UK commercial broadcaster ITV’s announcement this
morning that it would be cutting 600 jobs, slashing programming budgets and selling
off a number of its assets, was hardly a surprise. Broadcasters internationally
will recognise the picture: the downturn in advertising revenues, to which ITV
is exposed more than any other UK
broadcaster, has been accelerated by the economic downturn. Current models are
not sustainable and hard decisions have to be made.
Since the collapse of Bear Stearns nearly a year ago--the first top-tier brick to crumble in the foundation of the modern US financial services industry --the changes that have hit financial services have been far-reaching and swift.
From Lehman to AIG down to institutions the size of little Integrity Bank (the Alpharatta, GA institution acquired by Regions Financial in Q3 08 after mortgage-related losses consumed its operations) few aspects of the banking and lending industries have been spared.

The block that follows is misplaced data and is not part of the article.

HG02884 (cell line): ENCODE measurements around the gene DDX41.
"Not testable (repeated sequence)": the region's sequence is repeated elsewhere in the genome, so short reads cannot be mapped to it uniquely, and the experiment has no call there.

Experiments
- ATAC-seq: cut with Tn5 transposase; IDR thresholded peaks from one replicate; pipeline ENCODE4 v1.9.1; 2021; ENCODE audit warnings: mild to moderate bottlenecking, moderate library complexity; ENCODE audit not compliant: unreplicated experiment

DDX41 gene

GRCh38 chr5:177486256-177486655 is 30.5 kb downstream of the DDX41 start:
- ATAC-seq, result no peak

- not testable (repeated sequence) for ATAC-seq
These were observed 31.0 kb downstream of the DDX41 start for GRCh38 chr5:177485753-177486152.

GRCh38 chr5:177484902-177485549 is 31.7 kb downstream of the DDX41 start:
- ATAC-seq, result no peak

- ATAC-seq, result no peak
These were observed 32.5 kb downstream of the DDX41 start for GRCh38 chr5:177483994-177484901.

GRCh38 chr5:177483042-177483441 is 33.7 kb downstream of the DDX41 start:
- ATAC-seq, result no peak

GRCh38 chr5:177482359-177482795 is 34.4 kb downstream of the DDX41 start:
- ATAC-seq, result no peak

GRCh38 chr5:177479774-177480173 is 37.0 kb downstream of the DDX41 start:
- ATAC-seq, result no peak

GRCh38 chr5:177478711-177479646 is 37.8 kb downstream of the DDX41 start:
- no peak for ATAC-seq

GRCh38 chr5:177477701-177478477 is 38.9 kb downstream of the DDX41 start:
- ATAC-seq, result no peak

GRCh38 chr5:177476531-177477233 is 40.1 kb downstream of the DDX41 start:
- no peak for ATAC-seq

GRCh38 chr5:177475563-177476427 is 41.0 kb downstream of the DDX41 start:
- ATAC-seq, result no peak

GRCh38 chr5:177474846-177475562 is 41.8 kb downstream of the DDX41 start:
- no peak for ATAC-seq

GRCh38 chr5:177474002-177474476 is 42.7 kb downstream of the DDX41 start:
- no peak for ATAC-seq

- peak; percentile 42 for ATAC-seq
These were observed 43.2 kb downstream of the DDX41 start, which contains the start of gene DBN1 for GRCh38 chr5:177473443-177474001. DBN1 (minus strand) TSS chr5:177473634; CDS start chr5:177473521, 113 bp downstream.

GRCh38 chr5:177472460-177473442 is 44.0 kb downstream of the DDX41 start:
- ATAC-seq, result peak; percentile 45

The subject of pay-for-post blogging has created a lot of heated discussion in the blogosphere. It was especially heated a few months ago when Kmart worked with pay-for-post vendor IZEA to give several prominent bloggers free shopping sprees in exchange for sponsored posts about their stores. Today we published a document titled “Add Sponsored Conversations To Your Toolbox” in which we advise marketers to pay bloggers to post under very specific conditions, a practice we call “sponsored conversation.” The two most important conditions that marketers must follow when using sponsored conversation are 1) sponsorship transparency and 2) blogger authenticity. Sponsorship transparency means that both the marketer and the blogger must make it absolutely clear to the reader community that they are reading paid content – think of Google Adwords “Sponsored Links.” Blogger authenticity means that the blogger should have complete freedom to write in their own voice – even if the content they write about the brand is negative.